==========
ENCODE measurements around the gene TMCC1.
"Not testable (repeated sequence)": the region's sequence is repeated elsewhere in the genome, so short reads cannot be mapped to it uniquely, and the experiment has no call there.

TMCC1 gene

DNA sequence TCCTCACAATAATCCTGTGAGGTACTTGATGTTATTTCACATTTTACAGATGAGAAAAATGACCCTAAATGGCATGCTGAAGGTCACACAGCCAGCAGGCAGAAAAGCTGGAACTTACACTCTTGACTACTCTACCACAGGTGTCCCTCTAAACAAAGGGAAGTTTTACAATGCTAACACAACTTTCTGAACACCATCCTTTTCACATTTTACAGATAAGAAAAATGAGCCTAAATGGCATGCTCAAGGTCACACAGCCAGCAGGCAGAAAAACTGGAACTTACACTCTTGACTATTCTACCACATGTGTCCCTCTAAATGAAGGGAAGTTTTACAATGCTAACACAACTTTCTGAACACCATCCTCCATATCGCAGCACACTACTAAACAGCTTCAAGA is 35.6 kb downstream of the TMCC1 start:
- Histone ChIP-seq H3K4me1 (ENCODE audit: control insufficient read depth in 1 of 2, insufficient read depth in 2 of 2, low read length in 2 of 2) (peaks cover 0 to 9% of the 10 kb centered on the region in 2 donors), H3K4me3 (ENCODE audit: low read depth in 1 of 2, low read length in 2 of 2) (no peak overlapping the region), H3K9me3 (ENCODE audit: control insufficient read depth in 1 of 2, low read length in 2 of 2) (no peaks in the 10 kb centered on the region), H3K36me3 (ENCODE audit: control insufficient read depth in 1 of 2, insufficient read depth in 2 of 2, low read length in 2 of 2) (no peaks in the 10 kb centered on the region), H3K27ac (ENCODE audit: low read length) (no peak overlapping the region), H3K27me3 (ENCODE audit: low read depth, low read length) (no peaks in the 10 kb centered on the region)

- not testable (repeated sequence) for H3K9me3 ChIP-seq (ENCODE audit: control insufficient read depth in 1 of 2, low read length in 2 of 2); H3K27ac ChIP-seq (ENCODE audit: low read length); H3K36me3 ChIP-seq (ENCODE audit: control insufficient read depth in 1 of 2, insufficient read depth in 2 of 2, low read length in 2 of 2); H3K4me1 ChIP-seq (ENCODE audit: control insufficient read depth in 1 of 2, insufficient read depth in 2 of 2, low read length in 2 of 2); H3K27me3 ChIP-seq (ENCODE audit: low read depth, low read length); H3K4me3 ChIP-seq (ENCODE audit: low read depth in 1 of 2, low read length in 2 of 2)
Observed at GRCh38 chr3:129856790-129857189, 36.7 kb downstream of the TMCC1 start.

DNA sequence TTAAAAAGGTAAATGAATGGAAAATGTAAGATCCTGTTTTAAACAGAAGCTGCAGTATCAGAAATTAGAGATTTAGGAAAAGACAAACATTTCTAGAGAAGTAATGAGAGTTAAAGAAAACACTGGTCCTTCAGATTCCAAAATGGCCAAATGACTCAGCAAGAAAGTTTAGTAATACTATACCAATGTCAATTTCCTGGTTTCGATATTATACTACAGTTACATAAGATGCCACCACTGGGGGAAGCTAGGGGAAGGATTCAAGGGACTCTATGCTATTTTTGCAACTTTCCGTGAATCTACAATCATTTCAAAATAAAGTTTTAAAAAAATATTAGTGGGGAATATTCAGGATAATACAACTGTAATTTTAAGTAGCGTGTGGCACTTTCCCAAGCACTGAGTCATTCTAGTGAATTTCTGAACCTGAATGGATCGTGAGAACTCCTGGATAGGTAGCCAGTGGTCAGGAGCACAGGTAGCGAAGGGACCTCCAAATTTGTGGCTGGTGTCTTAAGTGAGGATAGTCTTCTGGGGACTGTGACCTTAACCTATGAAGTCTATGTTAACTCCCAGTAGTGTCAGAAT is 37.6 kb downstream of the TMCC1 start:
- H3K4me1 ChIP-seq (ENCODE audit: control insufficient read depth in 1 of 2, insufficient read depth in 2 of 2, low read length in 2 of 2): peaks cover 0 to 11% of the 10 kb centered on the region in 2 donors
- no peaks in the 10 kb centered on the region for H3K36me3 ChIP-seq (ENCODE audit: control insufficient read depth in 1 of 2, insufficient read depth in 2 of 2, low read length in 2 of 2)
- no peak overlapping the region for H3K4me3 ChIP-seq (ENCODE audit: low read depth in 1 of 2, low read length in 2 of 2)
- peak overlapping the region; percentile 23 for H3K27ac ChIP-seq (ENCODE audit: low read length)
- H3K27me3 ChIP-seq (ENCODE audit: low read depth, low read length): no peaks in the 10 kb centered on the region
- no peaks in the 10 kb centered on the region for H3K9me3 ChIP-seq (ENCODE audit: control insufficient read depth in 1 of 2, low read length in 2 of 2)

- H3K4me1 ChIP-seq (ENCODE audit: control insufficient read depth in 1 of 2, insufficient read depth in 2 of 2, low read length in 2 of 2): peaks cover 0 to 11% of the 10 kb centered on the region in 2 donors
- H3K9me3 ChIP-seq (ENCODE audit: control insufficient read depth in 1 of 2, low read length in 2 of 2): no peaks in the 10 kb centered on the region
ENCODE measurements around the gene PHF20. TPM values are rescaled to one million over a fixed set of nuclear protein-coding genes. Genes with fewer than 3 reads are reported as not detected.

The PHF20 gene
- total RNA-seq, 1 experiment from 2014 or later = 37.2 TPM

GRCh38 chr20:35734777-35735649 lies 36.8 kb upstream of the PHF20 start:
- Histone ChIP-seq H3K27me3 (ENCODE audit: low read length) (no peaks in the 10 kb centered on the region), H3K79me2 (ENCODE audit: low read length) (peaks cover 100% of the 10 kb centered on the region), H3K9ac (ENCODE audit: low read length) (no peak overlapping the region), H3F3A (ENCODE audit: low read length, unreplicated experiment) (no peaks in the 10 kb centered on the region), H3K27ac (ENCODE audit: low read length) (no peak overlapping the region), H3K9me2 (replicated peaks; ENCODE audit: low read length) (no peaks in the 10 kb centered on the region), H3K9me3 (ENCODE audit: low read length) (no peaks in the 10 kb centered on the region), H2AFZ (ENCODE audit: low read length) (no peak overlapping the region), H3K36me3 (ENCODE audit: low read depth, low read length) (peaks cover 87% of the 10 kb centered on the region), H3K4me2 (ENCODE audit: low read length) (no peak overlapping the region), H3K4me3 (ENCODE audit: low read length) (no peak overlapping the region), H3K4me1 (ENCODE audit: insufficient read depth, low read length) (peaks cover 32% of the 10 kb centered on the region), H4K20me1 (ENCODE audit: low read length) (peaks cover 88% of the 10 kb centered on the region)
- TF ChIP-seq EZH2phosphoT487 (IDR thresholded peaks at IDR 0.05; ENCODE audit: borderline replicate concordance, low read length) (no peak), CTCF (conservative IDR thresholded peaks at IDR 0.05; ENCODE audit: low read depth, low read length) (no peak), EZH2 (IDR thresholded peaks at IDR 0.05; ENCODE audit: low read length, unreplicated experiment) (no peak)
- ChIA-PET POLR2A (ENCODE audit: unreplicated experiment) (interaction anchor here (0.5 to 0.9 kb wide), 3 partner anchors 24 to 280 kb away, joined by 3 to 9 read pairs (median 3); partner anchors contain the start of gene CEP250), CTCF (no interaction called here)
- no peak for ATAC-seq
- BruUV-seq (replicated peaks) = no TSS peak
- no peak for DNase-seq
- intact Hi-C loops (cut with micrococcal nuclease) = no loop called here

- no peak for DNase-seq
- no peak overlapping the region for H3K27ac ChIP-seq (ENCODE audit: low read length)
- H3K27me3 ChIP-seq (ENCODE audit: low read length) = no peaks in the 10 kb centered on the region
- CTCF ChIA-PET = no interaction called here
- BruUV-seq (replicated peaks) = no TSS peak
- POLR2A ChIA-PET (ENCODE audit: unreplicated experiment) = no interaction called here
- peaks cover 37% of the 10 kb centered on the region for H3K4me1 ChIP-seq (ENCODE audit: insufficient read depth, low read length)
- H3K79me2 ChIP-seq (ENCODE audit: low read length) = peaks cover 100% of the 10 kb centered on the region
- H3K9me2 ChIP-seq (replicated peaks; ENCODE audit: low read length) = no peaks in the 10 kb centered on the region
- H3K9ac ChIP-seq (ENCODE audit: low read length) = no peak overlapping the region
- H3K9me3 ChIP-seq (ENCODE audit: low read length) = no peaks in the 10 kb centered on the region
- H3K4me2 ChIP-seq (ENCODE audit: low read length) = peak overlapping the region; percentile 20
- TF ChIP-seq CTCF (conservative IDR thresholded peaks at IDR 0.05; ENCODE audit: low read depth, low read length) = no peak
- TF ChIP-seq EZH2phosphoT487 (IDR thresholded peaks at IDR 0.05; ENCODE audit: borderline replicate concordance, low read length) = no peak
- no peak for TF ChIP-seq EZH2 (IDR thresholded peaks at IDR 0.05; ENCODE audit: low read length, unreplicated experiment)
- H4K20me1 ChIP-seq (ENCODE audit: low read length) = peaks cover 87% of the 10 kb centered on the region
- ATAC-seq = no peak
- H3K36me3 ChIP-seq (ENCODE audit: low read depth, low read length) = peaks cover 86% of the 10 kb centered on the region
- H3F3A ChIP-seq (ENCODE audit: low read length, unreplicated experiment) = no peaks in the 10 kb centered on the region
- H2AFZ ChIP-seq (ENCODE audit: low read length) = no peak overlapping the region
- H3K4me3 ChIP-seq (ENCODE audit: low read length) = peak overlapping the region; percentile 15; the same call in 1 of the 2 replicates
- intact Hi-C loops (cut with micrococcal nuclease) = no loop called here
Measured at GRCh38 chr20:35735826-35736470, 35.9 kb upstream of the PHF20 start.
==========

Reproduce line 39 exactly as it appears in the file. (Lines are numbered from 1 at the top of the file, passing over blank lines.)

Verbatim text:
- H3K4me2 ChIP-seq (ENCODE audit: low read length) = peak overlapping the region; percentile 20